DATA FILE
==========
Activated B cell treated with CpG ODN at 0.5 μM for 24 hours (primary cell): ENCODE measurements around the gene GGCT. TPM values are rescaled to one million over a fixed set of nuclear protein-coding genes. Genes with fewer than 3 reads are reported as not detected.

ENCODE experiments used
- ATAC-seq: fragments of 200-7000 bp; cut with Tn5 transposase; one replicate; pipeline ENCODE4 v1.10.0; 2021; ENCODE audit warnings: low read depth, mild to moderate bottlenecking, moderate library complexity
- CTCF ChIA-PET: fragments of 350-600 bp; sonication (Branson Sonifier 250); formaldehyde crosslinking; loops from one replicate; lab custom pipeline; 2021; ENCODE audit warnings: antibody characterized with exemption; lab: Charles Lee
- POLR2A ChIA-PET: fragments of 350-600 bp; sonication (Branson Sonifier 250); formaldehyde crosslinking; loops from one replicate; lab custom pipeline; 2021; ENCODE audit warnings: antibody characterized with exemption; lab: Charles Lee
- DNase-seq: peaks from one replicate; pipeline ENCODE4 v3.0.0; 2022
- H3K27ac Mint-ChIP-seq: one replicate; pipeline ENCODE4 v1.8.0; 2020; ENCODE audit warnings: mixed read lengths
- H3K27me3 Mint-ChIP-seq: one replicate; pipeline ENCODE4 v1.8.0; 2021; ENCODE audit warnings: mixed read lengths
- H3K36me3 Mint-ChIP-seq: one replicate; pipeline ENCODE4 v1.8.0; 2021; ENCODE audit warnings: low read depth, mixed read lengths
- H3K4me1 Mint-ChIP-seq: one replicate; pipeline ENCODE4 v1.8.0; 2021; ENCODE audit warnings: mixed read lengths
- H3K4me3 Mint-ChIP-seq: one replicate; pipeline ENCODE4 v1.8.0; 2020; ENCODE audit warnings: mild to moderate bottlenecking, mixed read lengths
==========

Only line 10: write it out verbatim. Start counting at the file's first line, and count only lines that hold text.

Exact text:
- H3K4me1 Mint-ChIP-seq: one replicate; pipeline ENCODE4 v1.8.0; 2021; ENCODE audit warnings: mixed read lengths